Education: What hasn’t changed in 20 years

ImageTwenty years ago I taught. Now I’m teaching again. And, man, things have changed!

It used to be that students had to respect the teacher. Now it is the teacher that has to respect the students.

What hasn’t changed though is the love you give the kids. If you’re not teaching because of love, you’re in the wrong profession. After all, it is a people profession.

Love makes the difference. It goes the extra mile. It helps that student who’s lagging behind. It spend more time planning lessons, grading homework. It gives of itself unselfishly. Love never fails.

Maybe it’s good that we teachers have to respect the kids now. At least, teacher abuse will be on the decline.

Somethings change radically. Others never change. If you love kids, if you love learning, there will always be a space for you to teach.

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20 thoughts on “Education: What hasn’t changed in 20 years

  1. Yes, there has been a change in the outlook about teachers. Parents, too often, believe the student is always right. I think teaching has always been about mutual respect. Just this weekend, I attended a 30-year reunion of one of my senior English classes. Seeing these “boys” now grown into men about whom society can be proud, was a glorious experience. One of the speakers, in talking about the teachers who were invited, said about me, “Mrs. Brown always treated us like intelligent young adults, with respect.” You are right, treat them with love and teaching is a joy.

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  2. Thanks for liking my site of Updates, however, I have only updated one so far. There are more to do .. LOL! Shouldn’t take long for the rest … Tjere’s tomorrow with a goal to complete befa;; ore the end of the week!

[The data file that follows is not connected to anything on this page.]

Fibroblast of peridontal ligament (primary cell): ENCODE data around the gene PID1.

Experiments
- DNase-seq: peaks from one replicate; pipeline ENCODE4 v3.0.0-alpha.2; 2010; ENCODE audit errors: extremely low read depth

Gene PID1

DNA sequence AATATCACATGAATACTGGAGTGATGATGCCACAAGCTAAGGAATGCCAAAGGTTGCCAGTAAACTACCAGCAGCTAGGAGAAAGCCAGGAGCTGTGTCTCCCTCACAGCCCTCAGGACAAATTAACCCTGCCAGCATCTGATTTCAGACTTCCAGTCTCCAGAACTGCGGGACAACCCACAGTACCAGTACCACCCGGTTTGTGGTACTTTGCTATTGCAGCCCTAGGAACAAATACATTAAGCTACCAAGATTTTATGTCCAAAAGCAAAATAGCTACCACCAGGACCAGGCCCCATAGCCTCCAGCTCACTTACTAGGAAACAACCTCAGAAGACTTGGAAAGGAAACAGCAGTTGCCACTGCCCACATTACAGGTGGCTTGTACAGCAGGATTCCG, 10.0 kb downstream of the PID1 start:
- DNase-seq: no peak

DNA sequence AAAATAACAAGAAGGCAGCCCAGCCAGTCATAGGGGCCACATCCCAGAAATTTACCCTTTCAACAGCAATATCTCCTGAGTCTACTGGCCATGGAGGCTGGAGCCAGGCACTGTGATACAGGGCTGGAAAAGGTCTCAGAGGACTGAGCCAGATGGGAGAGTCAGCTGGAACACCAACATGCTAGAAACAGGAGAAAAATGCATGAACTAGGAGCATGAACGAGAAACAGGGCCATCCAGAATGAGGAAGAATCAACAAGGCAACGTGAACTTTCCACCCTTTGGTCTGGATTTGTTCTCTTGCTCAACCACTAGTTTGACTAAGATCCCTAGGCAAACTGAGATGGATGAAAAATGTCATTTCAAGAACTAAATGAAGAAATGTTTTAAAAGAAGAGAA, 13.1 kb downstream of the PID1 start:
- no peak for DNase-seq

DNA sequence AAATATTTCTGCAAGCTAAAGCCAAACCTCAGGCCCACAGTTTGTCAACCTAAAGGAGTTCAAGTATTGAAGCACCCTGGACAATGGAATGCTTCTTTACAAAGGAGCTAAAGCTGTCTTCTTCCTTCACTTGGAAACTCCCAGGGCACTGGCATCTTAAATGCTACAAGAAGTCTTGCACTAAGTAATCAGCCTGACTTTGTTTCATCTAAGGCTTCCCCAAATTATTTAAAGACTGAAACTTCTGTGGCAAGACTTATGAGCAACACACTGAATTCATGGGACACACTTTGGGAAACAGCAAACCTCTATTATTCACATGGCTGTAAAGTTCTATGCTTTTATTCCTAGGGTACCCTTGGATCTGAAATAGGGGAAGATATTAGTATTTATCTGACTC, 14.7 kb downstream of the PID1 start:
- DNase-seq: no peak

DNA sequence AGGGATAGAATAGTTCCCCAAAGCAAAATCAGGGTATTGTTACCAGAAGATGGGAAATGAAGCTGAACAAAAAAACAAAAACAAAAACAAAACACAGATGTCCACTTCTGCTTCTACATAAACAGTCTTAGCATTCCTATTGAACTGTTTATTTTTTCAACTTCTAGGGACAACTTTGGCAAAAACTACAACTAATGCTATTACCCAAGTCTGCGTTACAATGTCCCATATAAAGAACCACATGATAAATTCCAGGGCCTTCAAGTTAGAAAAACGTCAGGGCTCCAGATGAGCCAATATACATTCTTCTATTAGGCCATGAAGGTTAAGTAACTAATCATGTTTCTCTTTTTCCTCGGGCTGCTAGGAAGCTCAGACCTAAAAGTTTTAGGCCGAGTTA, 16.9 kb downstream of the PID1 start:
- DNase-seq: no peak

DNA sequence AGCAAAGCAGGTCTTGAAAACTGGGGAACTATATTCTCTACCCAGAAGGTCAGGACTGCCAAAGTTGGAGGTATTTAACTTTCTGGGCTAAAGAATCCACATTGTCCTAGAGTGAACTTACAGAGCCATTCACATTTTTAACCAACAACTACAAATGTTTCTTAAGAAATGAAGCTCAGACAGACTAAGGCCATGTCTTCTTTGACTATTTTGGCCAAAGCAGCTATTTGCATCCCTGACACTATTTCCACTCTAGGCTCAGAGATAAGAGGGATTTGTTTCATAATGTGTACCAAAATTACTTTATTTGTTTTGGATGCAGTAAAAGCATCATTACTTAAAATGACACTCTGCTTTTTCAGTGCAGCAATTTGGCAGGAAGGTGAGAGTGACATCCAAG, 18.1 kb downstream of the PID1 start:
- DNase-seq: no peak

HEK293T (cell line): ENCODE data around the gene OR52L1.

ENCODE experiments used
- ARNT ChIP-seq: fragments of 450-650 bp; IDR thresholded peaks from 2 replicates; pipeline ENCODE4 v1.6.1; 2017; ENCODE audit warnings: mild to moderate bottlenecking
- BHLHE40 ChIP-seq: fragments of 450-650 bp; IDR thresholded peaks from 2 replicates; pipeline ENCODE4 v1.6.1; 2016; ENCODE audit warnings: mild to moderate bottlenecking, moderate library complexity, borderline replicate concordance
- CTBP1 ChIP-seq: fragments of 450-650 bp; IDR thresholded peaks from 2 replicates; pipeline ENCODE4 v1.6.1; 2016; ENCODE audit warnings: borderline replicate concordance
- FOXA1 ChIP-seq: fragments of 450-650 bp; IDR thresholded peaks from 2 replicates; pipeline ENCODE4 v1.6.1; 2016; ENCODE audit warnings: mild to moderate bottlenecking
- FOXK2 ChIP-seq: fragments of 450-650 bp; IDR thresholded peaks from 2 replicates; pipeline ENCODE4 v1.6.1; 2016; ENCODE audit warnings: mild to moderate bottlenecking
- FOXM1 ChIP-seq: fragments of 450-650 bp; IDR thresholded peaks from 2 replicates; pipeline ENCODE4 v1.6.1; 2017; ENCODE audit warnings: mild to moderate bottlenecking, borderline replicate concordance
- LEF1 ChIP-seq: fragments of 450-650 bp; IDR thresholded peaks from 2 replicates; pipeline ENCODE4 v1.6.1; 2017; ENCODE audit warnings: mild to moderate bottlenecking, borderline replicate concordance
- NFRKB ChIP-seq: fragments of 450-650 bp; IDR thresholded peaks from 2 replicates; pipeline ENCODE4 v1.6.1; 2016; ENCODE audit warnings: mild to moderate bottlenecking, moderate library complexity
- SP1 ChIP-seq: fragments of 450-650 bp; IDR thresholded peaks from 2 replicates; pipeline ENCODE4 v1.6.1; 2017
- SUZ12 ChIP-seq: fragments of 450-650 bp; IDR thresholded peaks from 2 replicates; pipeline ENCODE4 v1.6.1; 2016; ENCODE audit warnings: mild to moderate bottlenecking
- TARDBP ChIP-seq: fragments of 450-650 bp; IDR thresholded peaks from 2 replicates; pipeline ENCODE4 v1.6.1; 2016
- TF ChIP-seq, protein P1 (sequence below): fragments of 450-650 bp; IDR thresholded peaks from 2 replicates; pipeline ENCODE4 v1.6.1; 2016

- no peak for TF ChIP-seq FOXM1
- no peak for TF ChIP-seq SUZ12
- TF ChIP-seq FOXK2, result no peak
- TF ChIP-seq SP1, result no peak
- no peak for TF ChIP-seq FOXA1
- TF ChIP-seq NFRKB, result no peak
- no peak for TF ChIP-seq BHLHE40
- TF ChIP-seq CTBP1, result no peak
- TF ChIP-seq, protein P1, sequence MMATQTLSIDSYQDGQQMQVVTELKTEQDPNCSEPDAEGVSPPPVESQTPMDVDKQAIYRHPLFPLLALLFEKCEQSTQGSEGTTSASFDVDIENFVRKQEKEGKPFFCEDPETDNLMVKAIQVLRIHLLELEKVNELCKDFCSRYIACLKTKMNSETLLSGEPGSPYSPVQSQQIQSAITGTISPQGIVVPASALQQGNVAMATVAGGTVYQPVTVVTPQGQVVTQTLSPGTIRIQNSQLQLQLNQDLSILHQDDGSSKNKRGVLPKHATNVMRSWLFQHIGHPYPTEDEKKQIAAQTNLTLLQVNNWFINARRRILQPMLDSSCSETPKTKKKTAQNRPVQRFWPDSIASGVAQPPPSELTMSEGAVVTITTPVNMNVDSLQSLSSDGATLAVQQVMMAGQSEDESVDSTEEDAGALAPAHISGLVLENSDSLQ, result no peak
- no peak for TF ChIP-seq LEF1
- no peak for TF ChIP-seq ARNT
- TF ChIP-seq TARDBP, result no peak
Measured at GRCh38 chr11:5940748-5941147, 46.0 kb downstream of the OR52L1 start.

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  3. Thank you for visiting my blog (www.sowthechange.com) and liking my post. I am actively working with a group of schools in the capacity of a consultant and education, changing the face of education means a lot to me too.

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  4. This is an interesting perspective on what makes a good teacher.

    In my 20 years’ experience as a high school principal, I came to a similar conclusion. For example, I learned that most who came to teaching as a second career lacked the basic motivation for good teachers–a love for children and a burning desire to be part of their development as well rounded human beings. Instead, many came to teaching as an escape from another profession or due to a job loss in another profession. All too often, their motivation was simply getting a job and summers off. As a result, they were failures as teachers.

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